Definition Of Ipo
Initial Public Offering (IPO) is a common term in stock market. The first offering of stocks by companies can either be new, sometimes young, or can be the existing ones who have finally decided to go public. It is mostly given by a new company to get necessary capital. Such kinds of investment do involve an equal amount of risk.
IPO determines the entry of that particular company in stock markets. But you might be the lucky ones if you could buy the shares at the IPO price which is usually less. So when it comes to investment it is an ideal one. You might find it difficult to predict whether the share prices would increase immediately after the initial period.
If the firm is well established, it can earn a good sum of capital through IPO. The whole procedure comes under the United States Securities & Exchange Commission. Trading activities function around SEC. Most importantly trading begins once the company has managed to sell all the shares. The issuing company has to register itself by submitting the form S-1. Sometimes, it might take the aid of reputed investment banks.
The bank will now decide the quantity of shares and their offering price. They sell the shares to public investors. These banks act as underwriters and enter into contract with the issuing company.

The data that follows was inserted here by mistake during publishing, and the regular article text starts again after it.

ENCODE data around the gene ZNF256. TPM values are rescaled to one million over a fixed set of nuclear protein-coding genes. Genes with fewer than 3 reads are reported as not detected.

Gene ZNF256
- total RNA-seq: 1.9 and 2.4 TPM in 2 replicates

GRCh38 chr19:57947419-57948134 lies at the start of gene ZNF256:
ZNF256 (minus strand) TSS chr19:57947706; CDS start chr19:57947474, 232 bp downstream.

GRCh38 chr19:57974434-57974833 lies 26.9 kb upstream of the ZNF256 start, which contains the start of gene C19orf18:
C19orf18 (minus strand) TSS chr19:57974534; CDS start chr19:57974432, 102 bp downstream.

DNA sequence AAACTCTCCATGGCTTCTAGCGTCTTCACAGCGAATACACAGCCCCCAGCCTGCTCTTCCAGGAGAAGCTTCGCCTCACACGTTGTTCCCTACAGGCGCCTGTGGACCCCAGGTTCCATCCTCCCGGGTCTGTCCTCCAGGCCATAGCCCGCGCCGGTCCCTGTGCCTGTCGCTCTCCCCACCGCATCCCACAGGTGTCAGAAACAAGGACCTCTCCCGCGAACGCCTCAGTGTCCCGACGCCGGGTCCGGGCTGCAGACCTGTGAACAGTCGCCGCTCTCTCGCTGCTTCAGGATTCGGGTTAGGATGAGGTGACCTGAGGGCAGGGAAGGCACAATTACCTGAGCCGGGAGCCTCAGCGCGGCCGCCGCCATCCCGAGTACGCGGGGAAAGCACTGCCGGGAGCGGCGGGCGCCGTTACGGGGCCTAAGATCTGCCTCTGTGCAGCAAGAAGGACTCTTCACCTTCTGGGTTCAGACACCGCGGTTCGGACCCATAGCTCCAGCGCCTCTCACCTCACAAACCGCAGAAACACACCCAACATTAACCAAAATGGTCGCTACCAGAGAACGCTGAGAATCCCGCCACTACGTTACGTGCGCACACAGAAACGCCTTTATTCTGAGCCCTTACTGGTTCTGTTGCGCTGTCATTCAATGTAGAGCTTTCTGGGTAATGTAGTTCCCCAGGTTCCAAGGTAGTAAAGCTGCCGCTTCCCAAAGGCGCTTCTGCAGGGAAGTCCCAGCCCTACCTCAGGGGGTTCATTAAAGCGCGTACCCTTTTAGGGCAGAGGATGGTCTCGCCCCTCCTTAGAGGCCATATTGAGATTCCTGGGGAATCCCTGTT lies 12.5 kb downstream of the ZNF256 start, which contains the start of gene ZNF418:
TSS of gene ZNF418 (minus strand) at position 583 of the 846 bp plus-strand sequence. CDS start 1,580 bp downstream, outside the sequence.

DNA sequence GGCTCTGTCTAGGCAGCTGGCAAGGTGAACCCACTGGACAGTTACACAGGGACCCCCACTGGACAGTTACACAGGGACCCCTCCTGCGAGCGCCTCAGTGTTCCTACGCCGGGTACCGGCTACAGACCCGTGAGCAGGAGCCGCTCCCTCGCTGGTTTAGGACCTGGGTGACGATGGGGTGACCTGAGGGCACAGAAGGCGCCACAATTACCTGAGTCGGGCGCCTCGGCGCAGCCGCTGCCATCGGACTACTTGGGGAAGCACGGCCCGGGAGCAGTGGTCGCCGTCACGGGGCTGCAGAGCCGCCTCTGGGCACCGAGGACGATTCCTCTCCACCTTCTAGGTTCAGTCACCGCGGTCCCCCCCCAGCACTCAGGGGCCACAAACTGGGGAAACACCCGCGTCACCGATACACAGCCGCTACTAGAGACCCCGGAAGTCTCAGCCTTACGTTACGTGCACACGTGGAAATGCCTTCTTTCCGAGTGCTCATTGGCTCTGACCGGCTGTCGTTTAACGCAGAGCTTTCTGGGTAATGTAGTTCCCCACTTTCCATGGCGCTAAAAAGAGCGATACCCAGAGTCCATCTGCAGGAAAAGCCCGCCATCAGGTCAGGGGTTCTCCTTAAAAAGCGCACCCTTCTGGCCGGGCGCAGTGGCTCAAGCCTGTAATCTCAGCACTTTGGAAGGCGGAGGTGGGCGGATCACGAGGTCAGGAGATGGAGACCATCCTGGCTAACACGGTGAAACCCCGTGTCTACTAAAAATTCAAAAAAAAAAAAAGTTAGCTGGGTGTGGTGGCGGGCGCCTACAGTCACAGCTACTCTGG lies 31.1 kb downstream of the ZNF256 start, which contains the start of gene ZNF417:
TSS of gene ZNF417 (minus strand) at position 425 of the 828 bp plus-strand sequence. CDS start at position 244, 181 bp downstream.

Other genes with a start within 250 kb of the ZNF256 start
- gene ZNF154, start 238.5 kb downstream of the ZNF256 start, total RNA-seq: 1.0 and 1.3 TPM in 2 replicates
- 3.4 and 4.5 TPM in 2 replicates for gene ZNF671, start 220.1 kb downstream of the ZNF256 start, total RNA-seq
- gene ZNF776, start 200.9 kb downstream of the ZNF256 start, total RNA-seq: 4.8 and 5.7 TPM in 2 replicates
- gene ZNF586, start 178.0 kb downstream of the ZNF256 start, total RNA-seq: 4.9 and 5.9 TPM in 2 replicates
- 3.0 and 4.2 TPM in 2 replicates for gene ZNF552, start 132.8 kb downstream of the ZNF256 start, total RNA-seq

Now there are different types of contracts too. Contract of the firm commitment typically includes the underwriter assuring to sell all the shares at the stipulated price. Contract of Best Efforts urges the underwriters to give away as much as possible. Lastly, when it comes to all-or-none, the undertaker agrees to decide whether it is in a position to sell or forfeit the contract. The company can still issue shares after a certain time period through rights issue again at a time when it needs capital for further diversification.
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